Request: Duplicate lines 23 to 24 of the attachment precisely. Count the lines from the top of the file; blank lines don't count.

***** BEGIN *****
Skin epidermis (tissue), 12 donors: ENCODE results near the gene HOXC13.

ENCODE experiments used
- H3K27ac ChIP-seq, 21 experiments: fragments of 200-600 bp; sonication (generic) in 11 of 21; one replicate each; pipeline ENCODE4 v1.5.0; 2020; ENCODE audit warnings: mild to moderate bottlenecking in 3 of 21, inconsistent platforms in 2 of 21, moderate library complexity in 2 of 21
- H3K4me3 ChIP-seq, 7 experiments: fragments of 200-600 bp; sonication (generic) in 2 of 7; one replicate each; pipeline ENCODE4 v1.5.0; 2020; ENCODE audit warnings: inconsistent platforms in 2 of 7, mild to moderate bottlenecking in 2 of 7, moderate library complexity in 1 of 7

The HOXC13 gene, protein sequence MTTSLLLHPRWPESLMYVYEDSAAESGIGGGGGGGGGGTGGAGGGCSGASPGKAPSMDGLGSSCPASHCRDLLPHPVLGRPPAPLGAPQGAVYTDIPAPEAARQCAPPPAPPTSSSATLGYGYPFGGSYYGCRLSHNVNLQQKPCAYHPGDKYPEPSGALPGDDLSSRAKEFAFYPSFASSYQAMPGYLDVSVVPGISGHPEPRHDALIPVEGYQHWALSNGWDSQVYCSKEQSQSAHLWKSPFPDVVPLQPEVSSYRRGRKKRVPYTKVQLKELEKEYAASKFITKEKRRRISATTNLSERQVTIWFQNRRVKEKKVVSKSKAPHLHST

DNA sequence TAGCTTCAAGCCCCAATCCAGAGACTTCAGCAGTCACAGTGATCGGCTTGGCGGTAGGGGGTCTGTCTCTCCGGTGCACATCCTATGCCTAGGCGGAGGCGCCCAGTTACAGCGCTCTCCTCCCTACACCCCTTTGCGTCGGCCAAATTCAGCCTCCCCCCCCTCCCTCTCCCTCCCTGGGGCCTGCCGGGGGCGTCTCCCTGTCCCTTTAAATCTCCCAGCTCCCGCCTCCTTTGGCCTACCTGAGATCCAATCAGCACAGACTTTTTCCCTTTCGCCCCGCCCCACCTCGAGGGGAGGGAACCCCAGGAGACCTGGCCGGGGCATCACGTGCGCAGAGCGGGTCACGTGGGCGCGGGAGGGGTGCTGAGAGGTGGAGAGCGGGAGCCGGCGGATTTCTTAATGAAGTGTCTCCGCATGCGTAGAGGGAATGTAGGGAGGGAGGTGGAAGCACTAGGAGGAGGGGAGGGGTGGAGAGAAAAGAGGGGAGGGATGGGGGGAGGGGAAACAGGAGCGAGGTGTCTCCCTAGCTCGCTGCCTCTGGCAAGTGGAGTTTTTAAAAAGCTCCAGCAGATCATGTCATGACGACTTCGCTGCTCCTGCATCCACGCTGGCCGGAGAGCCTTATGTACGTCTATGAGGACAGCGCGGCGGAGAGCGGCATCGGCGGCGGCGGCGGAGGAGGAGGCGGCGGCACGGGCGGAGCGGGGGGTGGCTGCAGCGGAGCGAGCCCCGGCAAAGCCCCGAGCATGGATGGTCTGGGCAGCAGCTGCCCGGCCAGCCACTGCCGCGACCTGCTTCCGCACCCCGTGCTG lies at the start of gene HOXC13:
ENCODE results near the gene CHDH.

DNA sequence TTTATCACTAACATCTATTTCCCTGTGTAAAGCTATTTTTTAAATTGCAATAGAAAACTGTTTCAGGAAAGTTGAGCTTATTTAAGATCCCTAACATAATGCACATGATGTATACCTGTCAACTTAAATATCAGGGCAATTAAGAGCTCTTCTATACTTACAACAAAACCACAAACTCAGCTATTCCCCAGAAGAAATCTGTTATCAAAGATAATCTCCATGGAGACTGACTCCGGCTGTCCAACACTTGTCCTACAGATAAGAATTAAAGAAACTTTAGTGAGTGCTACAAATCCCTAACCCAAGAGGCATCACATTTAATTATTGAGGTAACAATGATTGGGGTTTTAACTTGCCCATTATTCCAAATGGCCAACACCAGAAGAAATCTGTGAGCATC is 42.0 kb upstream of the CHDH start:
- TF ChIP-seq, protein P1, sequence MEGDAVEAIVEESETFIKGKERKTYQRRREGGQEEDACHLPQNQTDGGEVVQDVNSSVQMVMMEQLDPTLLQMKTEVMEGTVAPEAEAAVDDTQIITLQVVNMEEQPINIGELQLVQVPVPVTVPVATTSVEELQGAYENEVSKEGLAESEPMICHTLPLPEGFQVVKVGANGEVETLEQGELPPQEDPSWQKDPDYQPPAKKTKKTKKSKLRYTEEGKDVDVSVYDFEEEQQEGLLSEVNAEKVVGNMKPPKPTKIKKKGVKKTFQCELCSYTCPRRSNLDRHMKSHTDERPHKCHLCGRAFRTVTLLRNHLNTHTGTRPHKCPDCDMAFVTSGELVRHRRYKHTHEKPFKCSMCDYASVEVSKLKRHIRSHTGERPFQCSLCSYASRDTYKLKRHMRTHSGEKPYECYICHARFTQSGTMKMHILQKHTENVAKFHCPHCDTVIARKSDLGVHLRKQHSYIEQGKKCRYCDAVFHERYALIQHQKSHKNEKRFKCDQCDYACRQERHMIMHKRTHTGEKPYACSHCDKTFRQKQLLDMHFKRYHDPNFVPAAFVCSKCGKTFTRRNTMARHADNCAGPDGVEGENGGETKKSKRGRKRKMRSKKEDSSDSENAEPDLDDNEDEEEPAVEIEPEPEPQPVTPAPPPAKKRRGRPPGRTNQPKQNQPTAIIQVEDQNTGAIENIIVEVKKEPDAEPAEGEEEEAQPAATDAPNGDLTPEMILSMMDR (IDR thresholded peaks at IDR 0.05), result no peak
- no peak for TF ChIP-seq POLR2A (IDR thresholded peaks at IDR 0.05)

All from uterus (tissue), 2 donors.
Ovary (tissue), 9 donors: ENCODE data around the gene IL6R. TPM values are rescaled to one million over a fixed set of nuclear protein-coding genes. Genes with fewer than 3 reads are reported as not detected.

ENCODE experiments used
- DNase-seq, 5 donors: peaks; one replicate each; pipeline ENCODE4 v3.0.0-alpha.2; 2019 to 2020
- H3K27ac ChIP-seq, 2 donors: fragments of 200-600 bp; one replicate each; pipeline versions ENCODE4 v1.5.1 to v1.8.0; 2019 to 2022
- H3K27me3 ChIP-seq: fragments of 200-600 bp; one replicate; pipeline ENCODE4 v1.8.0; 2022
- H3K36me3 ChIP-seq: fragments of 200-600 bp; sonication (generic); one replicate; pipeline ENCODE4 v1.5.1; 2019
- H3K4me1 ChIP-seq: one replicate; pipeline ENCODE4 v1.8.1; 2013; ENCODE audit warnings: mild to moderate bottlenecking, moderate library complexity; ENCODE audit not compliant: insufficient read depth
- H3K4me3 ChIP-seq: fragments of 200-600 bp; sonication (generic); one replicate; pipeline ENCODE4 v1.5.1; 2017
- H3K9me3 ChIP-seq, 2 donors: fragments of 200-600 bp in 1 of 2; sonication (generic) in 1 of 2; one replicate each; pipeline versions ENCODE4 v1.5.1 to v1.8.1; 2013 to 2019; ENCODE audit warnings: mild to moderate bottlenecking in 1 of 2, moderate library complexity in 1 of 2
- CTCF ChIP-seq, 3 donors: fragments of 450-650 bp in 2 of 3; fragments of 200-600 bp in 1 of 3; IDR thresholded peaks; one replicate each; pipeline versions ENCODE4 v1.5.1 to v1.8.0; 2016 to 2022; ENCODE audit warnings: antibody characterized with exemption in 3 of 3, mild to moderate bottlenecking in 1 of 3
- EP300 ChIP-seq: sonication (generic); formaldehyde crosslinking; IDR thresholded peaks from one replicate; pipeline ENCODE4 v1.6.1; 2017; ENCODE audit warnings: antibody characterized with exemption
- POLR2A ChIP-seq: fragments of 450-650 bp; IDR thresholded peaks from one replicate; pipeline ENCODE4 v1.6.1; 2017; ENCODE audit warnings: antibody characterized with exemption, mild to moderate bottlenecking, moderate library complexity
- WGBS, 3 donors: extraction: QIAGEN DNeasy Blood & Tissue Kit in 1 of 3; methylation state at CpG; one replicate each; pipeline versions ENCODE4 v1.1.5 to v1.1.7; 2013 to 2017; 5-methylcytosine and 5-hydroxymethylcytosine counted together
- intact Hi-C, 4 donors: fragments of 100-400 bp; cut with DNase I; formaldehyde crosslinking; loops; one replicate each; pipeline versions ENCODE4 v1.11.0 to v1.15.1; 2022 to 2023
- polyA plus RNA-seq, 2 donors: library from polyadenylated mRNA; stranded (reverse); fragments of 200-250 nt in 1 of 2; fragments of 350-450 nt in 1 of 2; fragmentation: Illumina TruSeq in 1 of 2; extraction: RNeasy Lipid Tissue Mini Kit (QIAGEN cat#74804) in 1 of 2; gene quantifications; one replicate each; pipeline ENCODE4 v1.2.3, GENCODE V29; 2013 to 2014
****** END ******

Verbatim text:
- POLR2A ChIP-seq: fragments of 450-650 bp; IDR thresholded peaks from one replicate; pipeline ENCODE4 v1.6.1; 2017; ENCODE audit warnings: antibody characterized with exemption, mild to moderate bottlenecking, moderate library complexity
- WGBS, 3 donors: extraction: QIAGEN DNeasy Blood & Tissue Kit in 1 of 3; methylation state at CpG; one replicate each; pipeline versions ENCODE4 v1.1.5 to v1.1.7; 2013 to 2017; 5-methylcytosine and 5-hydroxymethylcytosine counted together